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    ABSTRACT: Antagonistic phenomena between strains often occur in mixed cultures containing a bacteriocinogenic strain. A nisin Z producer (Lactococcus lactis ssp. lactis biovar. diacetylactis UL719) and 2 nisin-sensitive strains for acidification (Lactococcus lactis ssp. cremoris ATCC19257) and exopolysaccharide (EPS) production (Lactobacillus rhamnosus RW-9595M) were immobilized separately in gel beads and used to continuously preferment milk at different temperatures, with pH controlled at 6.0 by fresh milk addition. The process showed high volumetric productivity, with an increase from 8.0 to 12.5 L of prefermented milk per liter of reactor volume and hour as the temperature was increased from 27 to 35 degrees C. Lactococcus lactis ssp. lactis biovar. diacetylactis UL719 counts in prefermented and fermented (22-h batch fermentation) milks were stable during 3 wk of continuous fermentation (8.1 +/- 0.1 and 8.9 +/- 0.2 log cfu/mL, respectively). The L. lactis ssp. cremoris population (estimated with real-time quantitative PCR) decreased rapidly during the first week of continuous culture to approximately 4.5 log cfu/mL and remained constant afterward. Lactobacillus rhamnosus counts in prefermented and fermented milks significantly increased with prefermentation time, with no temperature effect. Nisin Z reached high titers in fermented milks (from 177 to 363 IU/mL), with EPS concentration in the range from 43 to 178 mg/L. Immobilization and continuous culture led to important physiological changes, with Lb. rhamnosus becoming much more tolerant to nisin Z, and Lb. rhamnosus and L. lactis ssp. lactis biovar. diacetylactis UL719 exhibiting large increases in milk acidification capacity. Our data showed that continuous milk prefermentation with immobilized cells can stimulate the acidification activity of low-acidifying strains and produce fermented milks with improved and controlled functional properties.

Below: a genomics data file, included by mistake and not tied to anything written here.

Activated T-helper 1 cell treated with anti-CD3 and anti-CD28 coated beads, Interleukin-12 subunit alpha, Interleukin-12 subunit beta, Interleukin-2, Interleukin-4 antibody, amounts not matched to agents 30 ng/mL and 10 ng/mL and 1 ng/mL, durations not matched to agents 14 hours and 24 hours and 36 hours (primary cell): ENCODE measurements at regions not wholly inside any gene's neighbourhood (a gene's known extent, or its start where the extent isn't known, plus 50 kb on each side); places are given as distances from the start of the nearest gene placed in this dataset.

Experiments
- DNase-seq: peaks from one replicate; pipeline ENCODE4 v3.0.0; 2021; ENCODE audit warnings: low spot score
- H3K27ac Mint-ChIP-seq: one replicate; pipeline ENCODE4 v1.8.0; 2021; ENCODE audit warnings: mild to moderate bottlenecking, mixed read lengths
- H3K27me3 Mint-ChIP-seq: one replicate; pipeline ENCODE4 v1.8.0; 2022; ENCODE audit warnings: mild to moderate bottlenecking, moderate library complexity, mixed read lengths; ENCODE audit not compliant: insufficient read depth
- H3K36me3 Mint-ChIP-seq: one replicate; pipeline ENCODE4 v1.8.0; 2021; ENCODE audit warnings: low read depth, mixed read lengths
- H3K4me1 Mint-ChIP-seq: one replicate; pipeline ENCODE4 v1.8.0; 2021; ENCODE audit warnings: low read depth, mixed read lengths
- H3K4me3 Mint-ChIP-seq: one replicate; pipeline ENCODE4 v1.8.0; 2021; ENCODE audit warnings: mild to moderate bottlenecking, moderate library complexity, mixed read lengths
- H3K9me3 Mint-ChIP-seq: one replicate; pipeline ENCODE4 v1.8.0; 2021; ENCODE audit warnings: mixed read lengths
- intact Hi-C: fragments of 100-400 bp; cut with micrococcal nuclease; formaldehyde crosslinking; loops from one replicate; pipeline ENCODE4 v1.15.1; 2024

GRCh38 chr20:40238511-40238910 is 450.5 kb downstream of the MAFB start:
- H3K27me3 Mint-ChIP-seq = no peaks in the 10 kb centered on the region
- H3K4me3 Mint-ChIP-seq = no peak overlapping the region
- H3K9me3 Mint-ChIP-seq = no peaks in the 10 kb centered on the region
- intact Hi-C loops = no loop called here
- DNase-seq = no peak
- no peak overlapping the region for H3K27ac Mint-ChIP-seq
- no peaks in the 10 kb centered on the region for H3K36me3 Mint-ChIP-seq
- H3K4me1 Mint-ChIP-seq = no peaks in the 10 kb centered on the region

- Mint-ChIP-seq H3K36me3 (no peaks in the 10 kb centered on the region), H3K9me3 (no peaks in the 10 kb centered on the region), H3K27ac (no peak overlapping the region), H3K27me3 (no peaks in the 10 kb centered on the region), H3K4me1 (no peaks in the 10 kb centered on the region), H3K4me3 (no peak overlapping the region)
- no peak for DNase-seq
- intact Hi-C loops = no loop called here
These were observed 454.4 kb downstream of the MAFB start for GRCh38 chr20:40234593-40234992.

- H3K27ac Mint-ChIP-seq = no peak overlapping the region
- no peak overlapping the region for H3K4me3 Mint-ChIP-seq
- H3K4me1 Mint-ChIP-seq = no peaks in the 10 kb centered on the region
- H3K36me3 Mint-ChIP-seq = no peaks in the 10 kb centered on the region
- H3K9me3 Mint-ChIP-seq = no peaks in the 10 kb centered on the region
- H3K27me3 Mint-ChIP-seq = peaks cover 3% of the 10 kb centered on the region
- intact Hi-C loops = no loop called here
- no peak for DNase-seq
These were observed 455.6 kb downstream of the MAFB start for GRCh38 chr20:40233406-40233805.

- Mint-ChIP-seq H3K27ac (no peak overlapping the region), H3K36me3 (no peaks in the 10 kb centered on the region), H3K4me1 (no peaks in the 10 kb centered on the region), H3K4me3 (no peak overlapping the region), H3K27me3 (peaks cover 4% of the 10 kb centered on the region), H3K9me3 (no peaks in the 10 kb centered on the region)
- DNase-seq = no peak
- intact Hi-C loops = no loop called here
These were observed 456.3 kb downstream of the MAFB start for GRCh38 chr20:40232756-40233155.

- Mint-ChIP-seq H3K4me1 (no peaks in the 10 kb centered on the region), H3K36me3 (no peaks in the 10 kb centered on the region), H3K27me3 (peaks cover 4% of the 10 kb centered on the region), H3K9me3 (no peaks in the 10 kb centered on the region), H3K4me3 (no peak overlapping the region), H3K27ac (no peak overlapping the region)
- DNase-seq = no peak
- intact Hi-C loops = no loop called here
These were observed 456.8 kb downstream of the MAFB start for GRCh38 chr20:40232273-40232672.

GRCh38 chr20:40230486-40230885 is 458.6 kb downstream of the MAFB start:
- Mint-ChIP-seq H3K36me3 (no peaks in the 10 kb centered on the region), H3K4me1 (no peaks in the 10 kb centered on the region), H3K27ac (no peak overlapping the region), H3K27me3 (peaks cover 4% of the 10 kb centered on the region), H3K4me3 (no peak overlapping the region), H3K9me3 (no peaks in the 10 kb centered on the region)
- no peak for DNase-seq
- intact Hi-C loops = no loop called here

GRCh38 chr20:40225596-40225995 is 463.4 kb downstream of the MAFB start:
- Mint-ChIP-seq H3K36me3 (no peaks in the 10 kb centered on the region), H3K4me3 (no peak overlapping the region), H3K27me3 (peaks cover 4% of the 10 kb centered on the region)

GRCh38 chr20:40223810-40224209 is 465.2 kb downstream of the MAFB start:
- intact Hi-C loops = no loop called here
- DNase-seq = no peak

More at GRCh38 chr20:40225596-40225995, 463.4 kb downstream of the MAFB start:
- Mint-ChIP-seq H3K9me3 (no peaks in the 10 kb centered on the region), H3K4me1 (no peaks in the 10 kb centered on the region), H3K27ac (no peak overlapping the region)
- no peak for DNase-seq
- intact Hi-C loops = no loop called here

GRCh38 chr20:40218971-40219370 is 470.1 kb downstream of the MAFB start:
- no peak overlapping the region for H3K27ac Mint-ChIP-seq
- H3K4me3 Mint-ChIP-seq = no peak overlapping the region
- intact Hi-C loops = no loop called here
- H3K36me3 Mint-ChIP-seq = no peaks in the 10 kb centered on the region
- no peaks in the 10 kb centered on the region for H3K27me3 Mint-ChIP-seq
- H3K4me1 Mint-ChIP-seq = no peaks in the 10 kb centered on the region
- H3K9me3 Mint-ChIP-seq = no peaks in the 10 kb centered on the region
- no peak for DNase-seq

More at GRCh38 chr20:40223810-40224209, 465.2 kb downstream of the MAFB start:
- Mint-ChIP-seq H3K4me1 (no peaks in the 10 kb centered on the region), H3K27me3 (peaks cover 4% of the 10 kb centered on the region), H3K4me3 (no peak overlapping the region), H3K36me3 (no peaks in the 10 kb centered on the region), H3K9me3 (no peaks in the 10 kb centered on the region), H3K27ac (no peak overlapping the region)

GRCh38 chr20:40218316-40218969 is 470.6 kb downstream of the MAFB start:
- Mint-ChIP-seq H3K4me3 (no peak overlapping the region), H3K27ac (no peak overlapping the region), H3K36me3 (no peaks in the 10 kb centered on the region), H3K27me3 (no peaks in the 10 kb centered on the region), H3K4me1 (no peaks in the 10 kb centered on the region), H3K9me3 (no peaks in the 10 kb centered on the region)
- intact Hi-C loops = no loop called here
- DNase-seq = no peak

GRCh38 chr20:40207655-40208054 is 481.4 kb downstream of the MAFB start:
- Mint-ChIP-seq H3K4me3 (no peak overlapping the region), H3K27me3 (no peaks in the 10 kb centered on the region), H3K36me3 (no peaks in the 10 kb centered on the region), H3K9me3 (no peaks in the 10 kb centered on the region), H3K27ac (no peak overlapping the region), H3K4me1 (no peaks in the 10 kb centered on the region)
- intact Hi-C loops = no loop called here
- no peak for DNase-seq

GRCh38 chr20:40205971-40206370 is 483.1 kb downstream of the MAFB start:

Journal of Dairy Science 01/2008; 90(12):5361-73. · 2.57 Impact Factor
  • F. Grattepanche, P. Audet, C. Lacroix